Milking Machine Pulsation

The Pulsation of your milking machine acts as the heartbeat of the entire milking system to ensure proper milk removal.

Poorly performing pulsators can and will affect the overall milking performance on your dairy and negatively impact teat condition and cow comfort. Make sure the pulsation of your milking system is working correctly by considering the following maintenance and evaluation steps.

Milk removal and teat health really depend on the pulsation settings, which control an alternating pattern of atmospheric air and vacuum to open and close the teat cup liner. Improper open and close cycles can cause erratic pulsation, resulting in irritation to the teat ends and a reduction of milk flow.

Ensure accurate pulsation settings by graphing pulsators six monthly. This will help keep the pulsation settings steady by evaluating the length of the four pulsation phases: A, B, C and D. In general, the A and B phase indicate liner open times, and the C and D phase indicate liner close time

A full pulsation cycle includes the time it takes to rotate through all four pulsation phases and typically takes approximately one second to complete, although this number can vary based on the rate selected.

According to ISO standards, the B phase should be at least 30 percent of the total pulsation cycle, and the D phase should be at least 15 percent. However, most manufacturers recommend settings much higher to maximize milk flow on today’s higher-producing cows.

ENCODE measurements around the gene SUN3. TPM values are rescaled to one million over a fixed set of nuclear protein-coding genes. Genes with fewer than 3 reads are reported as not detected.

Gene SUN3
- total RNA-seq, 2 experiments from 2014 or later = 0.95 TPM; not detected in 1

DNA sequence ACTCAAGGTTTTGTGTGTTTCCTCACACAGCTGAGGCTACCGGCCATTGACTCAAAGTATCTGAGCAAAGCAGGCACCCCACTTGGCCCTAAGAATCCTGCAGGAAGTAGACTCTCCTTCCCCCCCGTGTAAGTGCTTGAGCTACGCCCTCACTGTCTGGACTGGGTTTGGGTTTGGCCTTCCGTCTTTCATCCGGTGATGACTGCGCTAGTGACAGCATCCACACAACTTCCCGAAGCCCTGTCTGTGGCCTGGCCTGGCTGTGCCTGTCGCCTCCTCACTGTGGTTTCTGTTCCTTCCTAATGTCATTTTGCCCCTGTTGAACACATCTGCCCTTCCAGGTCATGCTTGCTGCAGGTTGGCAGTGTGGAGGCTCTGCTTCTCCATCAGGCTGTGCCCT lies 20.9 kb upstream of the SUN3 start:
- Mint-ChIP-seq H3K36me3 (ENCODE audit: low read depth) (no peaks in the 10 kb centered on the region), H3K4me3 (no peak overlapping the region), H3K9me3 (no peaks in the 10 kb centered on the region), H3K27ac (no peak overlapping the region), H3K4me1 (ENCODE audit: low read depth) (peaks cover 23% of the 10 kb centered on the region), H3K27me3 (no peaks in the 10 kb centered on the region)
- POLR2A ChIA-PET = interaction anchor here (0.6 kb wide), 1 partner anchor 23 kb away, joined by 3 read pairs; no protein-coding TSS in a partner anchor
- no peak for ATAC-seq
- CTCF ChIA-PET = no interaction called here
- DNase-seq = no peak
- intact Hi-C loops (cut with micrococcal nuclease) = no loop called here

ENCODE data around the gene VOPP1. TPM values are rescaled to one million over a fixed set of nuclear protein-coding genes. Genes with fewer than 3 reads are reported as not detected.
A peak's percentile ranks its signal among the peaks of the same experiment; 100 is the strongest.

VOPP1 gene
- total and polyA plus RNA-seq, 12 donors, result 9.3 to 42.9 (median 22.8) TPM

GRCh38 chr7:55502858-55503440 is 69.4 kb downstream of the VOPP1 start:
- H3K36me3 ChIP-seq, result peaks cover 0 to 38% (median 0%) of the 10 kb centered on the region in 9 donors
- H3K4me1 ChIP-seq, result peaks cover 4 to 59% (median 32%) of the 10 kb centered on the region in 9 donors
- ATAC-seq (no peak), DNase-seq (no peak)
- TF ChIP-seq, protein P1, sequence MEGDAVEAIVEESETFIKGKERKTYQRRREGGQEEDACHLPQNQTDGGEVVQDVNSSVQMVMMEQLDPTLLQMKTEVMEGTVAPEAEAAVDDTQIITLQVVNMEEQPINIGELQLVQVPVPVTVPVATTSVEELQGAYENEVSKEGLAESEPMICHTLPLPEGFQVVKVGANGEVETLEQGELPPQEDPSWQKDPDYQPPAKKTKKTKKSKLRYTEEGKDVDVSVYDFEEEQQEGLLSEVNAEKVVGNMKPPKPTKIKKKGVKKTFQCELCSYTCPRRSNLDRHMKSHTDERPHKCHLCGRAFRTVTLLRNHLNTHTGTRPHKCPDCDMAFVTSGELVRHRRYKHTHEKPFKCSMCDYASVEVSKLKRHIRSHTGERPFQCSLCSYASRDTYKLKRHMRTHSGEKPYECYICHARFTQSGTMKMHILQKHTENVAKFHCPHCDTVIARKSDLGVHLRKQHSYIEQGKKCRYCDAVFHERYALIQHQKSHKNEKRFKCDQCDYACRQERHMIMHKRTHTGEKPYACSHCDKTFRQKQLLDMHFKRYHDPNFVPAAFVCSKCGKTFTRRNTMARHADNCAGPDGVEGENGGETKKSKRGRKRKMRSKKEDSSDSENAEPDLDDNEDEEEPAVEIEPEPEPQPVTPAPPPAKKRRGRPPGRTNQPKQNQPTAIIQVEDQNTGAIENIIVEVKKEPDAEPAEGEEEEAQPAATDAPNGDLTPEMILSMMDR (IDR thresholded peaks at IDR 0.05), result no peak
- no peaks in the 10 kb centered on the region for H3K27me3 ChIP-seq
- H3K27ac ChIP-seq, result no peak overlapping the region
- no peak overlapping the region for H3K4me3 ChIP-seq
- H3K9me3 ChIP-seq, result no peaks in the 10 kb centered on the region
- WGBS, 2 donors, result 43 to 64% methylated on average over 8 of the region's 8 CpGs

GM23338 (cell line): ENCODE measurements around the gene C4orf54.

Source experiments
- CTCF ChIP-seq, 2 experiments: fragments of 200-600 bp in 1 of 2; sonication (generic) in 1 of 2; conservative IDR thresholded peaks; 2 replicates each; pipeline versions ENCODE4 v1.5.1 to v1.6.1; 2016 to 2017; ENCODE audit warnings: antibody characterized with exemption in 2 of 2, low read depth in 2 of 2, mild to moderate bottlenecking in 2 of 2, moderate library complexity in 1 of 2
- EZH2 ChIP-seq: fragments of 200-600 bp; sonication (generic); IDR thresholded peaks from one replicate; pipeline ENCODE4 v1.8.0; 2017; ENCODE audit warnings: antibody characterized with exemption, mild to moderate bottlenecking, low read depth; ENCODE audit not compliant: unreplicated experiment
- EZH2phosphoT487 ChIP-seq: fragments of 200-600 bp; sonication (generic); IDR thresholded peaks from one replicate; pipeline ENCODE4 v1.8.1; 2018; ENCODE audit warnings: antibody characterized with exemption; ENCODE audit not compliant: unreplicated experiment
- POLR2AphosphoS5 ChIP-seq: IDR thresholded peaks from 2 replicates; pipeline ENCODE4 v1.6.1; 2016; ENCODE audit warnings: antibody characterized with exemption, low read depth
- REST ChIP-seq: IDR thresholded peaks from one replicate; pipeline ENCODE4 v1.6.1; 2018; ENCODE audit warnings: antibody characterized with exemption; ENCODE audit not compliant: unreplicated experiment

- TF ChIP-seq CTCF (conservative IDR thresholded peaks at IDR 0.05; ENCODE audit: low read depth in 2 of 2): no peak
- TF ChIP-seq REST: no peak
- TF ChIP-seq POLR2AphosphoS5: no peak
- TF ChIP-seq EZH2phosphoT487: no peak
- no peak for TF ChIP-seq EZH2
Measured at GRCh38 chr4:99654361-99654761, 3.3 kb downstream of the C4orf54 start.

Average B phase settings of 450 to 525 milliseconds, and average D phase settings of 200 to 250 milliseconds are also commonly recommended. When evaluating the pulsation settings, you should consult your manufacturer’s recommendations for the brand of equipment and liner used.

Pulsation is similar, we can shorten A’s and C’s to a point or we can let them be and spend more time doing things that don’t help us milk cows. B phases milk cows and D phases remove congestion, plain and simple. The goal of every milking event should be clean and complete. Clean teats, cleanly milked, with milk completely removed. Removal of all things that prevent that from happening is the goal.

It’s also important to assess the pulsation rate and ratio when graphing the pulsation system. Maintaining an accurate pulsation rate and ratio can provide proper pulsation for optimal open and close times and teat condition.

Like the beats per minute of your heart rate, the pulsation rate calculates the number of complete pulsation cycles per minute. To maintain recommended liner open and close times, the pulsation rate is generally between 55 and 62 cycles per minute and should be consistent from day to day.

The pulsation ratio represents the percentage of open and close time in each pulsation cycle. The default pulsation ratio is oftentimes split between 60 percent open time and 40 percent close time.

 However, it is always important to consult with the manufacturer, as recommendations for pulsation rates and ratios can vary based on the type of equipment and liner being used. In addition, equipment should always be fine-tuned by your local milking equipment specialist.

Vacuum levels should be consistent among all pulsators. Pulsation settings, vacuum levels and clean air work in unison to properly open and close the liner for optimal milk flow. Indicators of correct vacuum and pulsation settings include cow comfort during milking, teat colour or markings teat end thickness and teat rings. \lsdunhideuse